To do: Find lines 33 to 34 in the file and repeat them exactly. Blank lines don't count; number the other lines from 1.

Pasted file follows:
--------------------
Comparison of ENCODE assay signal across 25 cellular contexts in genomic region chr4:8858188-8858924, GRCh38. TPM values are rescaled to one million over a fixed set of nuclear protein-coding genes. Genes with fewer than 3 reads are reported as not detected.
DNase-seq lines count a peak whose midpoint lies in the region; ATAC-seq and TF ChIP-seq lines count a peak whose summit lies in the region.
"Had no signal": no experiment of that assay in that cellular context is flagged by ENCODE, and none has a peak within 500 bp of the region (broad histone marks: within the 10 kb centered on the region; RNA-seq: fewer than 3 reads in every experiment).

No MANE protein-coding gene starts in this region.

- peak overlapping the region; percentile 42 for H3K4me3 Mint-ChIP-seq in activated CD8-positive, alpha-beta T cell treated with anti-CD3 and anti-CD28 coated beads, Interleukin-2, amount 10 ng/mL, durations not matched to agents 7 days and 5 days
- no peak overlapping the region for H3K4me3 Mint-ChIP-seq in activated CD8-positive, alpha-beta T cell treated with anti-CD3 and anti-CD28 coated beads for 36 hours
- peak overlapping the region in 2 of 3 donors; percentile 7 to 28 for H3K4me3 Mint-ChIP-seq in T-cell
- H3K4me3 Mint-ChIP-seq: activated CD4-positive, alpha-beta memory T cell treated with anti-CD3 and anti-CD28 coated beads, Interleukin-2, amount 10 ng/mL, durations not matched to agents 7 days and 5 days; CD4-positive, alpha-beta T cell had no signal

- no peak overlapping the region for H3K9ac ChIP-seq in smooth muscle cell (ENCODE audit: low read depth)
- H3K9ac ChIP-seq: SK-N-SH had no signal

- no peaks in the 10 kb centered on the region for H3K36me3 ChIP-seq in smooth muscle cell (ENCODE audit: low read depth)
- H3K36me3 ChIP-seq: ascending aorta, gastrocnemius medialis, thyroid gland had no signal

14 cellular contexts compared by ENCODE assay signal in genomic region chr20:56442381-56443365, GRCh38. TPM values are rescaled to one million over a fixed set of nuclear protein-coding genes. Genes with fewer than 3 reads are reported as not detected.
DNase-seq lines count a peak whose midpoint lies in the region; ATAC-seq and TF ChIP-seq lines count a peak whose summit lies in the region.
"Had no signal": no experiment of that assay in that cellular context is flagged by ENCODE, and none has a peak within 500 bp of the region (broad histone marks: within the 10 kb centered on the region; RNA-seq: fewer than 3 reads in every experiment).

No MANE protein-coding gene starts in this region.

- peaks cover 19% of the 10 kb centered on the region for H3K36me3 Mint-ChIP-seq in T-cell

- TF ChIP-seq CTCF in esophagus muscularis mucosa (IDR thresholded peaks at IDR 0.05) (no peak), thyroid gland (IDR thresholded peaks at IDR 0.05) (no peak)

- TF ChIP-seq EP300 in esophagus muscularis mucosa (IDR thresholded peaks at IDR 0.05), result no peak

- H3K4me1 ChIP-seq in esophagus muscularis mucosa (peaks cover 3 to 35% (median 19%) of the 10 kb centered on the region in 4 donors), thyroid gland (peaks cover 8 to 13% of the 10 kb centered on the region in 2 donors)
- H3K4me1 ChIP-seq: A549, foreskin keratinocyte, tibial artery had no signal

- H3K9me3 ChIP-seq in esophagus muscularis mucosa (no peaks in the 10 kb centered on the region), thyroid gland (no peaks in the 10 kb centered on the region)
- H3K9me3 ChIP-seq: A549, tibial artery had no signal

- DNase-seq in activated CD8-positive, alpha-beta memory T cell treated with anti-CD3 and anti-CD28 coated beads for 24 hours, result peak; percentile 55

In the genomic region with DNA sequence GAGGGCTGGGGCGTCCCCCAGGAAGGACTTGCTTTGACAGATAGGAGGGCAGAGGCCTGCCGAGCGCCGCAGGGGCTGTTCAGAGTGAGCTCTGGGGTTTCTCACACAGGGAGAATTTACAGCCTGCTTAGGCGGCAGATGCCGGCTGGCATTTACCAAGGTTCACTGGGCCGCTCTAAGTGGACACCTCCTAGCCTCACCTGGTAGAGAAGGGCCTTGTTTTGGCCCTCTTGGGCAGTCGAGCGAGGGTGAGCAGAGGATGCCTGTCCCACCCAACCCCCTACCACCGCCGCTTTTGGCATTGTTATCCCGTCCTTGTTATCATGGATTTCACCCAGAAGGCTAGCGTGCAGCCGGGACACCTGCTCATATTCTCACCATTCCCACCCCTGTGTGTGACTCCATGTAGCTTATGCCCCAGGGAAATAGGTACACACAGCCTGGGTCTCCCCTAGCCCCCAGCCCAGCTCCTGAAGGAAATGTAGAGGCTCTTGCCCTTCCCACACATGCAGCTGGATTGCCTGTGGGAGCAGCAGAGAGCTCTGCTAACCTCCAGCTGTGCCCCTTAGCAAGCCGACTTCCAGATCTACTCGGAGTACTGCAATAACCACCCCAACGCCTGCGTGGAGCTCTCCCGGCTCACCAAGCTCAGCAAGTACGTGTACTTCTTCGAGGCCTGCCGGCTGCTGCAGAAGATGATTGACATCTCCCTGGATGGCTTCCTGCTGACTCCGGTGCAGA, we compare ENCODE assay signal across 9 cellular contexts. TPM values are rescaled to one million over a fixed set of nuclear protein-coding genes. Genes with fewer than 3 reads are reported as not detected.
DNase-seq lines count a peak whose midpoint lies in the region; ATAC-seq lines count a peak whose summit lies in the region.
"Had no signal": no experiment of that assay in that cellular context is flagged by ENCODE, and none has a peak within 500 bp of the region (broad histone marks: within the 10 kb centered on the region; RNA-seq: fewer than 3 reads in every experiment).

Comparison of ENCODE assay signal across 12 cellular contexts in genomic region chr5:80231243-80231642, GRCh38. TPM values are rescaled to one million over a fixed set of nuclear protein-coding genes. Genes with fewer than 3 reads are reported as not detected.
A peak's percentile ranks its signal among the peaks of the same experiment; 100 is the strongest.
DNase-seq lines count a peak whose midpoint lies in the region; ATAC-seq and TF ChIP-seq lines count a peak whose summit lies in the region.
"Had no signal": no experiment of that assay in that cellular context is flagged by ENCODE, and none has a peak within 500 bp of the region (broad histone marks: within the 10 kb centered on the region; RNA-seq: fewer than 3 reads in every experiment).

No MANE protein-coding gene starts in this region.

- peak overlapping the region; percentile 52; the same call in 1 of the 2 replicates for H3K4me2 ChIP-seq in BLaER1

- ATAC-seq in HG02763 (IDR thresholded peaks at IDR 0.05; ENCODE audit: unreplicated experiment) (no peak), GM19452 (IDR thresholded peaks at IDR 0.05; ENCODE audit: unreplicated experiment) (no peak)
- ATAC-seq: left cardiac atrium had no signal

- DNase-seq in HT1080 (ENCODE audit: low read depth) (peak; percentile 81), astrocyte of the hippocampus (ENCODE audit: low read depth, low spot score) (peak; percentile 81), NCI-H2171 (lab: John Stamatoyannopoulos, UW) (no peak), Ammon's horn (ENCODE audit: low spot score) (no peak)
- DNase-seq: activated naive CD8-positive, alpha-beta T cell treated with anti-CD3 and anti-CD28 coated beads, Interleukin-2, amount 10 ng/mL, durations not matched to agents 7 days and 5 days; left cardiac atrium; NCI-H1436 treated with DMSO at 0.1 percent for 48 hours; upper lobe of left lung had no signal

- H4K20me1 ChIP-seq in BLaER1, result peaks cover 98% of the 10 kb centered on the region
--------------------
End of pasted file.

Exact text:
- peak overlapping the region; percentile 52; the same call in 1 of the 2 replicates for H3K4me2 ChIP-seq in BLaER1

- ATAC-seq in HG02763 (IDR thresholded peaks at IDR 0.05; ENCODE audit: unreplicated experiment) (no peak), GM19452 (IDR thresholded peaks at IDR 0.05; ENCODE audit: unreplicated experiment) (no peak)